I have been out walking through the stage of twilight which makes my feet seem to glow pale against the dark road. Staying at my mother's house in the country the dark is so much darker, the stars are so much clearer, and the only remaining traces of the cyclone which did damage on the East coast of New Zealand a few days ago have been beautiful, variously towering clouds, seemingly adjacent yet lit differently by the sun.
I just finished Sylvia Townsend Warner's biography of T.H. White, which has put at least a comma in my run of enthusiastic reading about him. The minute I finished England Have My Bones (picked up on a whim after two years spent on my shelf after being chanced on at a bookshop's closing-down sale) I bought The Goshawk (because kindle one-click purchasing is a wonderous peril), and shortly after finishing The Goshawk my grandfather handed me the copy of H is for Hawk which has been circling around the family. The university library provided the biography next. But taking The Once and Future King off my mother's shelf now, I find that I need more distance before the shadows cast by the many impressions of White I've gathered become faint enough to show up the page clearly, instead of outright obscuring it. The correct thing to do would be to go off and read more Sylvia Townsend Warner instead – some of her sentences make me read them over twice for sheer pleasure, and there's so much of her left! – but none of it in the house. What then? Perhaps Winnie the Pooh. T. H. White despised A. A. Milne.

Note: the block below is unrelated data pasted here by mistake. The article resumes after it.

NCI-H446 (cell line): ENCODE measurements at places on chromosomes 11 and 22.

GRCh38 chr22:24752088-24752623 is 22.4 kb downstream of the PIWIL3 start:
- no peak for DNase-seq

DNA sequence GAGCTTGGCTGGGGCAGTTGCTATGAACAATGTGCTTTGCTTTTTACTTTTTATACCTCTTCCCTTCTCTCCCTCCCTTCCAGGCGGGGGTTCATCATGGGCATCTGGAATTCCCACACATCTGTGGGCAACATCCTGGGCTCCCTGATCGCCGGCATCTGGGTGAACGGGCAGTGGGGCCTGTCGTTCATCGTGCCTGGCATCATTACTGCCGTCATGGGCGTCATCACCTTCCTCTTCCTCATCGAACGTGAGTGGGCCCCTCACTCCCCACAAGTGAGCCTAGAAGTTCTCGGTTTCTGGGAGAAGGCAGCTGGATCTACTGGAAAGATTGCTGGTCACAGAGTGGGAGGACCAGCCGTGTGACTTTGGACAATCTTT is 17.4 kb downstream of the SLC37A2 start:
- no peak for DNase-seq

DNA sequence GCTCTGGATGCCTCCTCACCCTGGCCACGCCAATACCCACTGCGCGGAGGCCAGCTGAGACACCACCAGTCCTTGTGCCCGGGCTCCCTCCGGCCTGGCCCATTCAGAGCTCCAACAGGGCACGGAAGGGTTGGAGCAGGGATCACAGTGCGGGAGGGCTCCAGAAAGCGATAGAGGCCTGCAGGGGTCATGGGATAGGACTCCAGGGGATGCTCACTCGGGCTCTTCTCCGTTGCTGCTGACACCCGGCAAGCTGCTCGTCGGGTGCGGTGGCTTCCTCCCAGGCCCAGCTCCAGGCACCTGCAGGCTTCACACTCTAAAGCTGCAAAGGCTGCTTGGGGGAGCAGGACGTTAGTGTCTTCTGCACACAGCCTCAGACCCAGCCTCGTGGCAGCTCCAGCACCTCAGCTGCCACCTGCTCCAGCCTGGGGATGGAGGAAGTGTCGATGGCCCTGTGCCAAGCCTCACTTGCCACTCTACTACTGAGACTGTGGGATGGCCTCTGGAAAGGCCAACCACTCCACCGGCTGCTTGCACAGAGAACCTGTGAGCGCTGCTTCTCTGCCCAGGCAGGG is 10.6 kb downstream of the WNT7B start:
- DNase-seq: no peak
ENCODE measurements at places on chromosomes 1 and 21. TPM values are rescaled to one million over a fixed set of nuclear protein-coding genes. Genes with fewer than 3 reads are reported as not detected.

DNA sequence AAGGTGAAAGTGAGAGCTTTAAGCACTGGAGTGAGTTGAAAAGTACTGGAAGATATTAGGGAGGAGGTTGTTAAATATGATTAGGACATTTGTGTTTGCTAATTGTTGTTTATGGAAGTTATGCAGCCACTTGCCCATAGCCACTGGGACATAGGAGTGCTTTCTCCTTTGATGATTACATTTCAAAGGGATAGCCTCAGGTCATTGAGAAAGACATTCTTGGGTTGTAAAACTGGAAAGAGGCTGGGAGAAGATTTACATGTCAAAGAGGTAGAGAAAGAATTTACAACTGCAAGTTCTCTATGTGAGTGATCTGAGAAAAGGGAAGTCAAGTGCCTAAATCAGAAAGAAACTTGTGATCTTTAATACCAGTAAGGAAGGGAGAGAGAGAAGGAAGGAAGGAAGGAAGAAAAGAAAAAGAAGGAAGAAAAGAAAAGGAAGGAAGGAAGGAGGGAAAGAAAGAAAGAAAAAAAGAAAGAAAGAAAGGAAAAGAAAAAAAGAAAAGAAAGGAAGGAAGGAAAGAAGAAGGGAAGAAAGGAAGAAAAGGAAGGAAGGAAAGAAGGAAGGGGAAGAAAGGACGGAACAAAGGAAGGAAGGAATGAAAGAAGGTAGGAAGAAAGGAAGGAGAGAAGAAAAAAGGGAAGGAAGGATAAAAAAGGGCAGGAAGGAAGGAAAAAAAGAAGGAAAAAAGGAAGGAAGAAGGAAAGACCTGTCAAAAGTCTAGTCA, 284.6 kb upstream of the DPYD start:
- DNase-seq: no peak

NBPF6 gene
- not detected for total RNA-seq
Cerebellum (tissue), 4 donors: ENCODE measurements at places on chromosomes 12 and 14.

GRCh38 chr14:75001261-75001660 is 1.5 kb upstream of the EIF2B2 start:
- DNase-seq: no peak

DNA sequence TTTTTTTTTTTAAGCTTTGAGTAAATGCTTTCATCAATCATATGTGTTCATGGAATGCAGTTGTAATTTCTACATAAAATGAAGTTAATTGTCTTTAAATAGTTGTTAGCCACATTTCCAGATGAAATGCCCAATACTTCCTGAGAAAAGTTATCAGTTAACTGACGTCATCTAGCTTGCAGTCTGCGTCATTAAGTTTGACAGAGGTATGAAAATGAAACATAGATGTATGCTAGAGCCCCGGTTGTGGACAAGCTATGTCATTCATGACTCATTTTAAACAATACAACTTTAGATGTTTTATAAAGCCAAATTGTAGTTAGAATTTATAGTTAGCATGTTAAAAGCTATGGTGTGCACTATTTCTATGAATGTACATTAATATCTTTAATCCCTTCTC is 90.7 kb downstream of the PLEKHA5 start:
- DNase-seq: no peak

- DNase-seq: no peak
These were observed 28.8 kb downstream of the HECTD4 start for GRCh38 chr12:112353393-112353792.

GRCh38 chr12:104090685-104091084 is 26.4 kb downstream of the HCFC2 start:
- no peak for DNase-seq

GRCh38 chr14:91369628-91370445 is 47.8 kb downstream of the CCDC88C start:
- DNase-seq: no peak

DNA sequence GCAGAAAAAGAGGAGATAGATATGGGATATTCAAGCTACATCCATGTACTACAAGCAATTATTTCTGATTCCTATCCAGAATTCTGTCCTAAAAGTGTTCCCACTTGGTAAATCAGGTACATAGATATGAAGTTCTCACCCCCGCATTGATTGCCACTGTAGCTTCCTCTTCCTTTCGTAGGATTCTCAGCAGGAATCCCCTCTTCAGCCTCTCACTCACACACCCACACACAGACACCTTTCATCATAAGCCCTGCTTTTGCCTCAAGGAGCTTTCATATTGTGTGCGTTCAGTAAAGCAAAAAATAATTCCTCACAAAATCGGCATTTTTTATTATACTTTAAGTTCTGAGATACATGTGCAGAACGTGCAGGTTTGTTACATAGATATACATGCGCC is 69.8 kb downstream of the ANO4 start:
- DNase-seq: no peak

White is a person I might have liked to meet and would have liked to know. For better and worse he seldom failed to command a social setting, though he was often alone. He had an immense capacity for happiness, and was often miserable. He learned things as an antidote. A red setter was the love of his life. I can envy him his energy because I am safely connected to so much that he lacked. England Have My Bones is a book of physical activity – even when not compressed between two covers, the life it shows was one filled with doing. (It resurrected several hobbies of mine from the dead depths of my to-do list).
The explanations of White's psychology and motives in H is for Hawk, where the roles of student and teacher, victim and torturer, bird and austringer, merge with sharp logic, are beautiful, and I have a mild instinctive distrust for them, the distrust that Samuel Vimes would show Sherlock Holmes: how do you know the cigars were not cigars?
But they so well may not have been. Even meeting him couldn't have helped me here. I'm glad I read The Goshawk, a plain partial telling, before H is for Hawk added another keen eye's depths to that story.
The books' overlap changes them. I felt a tailing-off in Warner's biography as White left Ireland, because the other stories left him: the books I know him for practically finished, the animals I know him for dead, the richly-textured country of England Have My Bones receding behind him. Because I had read that book, I kept expecting him to go back. He didn't. Someday I may read all these books again, with each informing each.
As I drowned a wasp today, I thought of White shooting birds. The jar I held the wasp inside slipped from my hand and lay transparent on the bottom of the pool; the wasp climbed out of the mouth and spun upward through the clear water. It was beautiful. Should I have crushed it, instead? Perhaps it found something to hang on to. It probably drowned, and our bees are probably that much safer.
As we go about the touchy invitation of the newly-adopted ginger cats into the territory of the decade-resident tabby, I think of White's falcons.
As the biography approached its end I thought, “Please let the last things he did have been happy. That would pay for all.” And some of all was paid for.